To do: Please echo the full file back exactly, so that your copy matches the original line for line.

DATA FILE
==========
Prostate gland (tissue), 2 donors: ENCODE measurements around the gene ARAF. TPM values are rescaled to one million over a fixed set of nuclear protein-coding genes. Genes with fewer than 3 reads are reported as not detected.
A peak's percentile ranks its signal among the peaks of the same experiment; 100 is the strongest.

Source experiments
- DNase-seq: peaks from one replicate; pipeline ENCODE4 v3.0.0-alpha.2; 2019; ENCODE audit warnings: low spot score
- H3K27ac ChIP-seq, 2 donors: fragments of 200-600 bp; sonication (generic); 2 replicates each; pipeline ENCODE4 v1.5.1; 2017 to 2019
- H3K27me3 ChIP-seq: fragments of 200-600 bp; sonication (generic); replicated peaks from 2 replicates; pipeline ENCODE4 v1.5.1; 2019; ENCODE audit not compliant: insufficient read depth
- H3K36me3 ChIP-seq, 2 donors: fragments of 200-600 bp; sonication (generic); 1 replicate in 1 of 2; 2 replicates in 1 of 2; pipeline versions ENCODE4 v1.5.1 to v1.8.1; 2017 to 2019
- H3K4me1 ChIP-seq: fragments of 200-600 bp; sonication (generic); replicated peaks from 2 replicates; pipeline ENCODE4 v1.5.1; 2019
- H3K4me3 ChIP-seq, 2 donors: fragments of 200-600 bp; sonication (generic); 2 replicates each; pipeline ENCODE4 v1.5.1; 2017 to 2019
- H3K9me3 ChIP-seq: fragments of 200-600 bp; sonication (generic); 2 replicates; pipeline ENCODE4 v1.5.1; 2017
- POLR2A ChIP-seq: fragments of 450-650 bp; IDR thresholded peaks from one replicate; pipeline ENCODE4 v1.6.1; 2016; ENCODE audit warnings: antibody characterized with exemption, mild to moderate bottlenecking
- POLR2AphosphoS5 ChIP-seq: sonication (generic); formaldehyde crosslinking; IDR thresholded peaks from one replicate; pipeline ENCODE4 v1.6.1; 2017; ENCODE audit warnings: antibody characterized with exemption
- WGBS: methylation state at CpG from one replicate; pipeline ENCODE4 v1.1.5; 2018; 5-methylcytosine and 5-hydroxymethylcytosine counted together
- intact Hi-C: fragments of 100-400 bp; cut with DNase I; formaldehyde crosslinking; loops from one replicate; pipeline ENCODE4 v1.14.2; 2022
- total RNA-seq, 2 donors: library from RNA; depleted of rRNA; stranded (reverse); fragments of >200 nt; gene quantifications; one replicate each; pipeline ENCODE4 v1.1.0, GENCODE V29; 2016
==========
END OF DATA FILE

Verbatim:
Prostate gland (tissue), 2 donors: ENCODE measurements around the gene ARAF. TPM values are rescaled to one million over a fixed set of nuclear protein-coding genes. Genes with fewer than 3 reads are reported as not detected.
A peak's percentile ranks its signal among the peaks of the same experiment; 100 is the strongest.

Source experiments
- DNase-seq: peaks from one replicate; pipeline ENCODE4 v3.0.0-alpha.2; 2019; ENCODE audit warnings: low spot score
- H3K27ac ChIP-seq, 2 donors: fragments of 200-600 bp; sonication (generic); 2 replicates each; pipeline ENCODE4 v1.5.1; 2017 to 2019
- H3K27me3 ChIP-seq: fragments of 200-600 bp; sonication (generic); replicated peaks from 2 replicates; pipeline ENCODE4 v1.5.1; 2019; ENCODE audit not compliant: insufficient read depth
- H3K36me3 ChIP-seq, 2 donors: fragments of 200-600 bp; sonication (generic); 1 replicate in 1 of 2; 2 replicates in 1 of 2; pipeline versions ENCODE4 v1.5.1 to v1.8.1; 2017 to 2019
- H3K4me1 ChIP-seq: fragments of 200-600 bp; sonication (generic); replicated peaks from 2 replicates; pipeline ENCODE4 v1.5.1; 2019
- H3K4me3 ChIP-seq, 2 donors: fragments of 200-600 bp; sonication (generic); 2 replicates each; pipeline ENCODE4 v1.5.1; 2017 to 2019
- H3K9me3 ChIP-seq: fragments of 200-600 bp; sonication (generic); 2 replicates; pipeline ENCODE4 v1.5.1; 2017
- POLR2A ChIP-seq: fragments of 450-650 bp; IDR thresholded peaks from one replicate; pipeline ENCODE4 v1.6.1; 2016; ENCODE audit warnings: antibody characterized with exemption, mild to moderate bottlenecking
- POLR2AphosphoS5 ChIP-seq: sonication (generic); formaldehyde crosslinking; IDR thresholded peaks from one replicate; pipeline ENCODE4 v1.6.1; 2017; ENCODE audit warnings: antibody characterized with exemption
- WGBS: methylation state at CpG from one replicate; pipeline ENCODE4 v1.1.5; 2018; 5-methylcytosine and 5-hydroxymethylcytosine counted together
- intact Hi-C: fragments of 100-400 bp; cut with DNase I; formaldehyde crosslinking; loops from one replicate; pipeline ENCODE4 v1.14.2; 2022
- total RNA-seq, 2 donors: library from RNA; depleted of rRNA; stranded (reverse); fragments of >200 nt; gene quantifications; one replicate each; pipeline ENCODE4 v1.1.0, GENCODE V29; 2016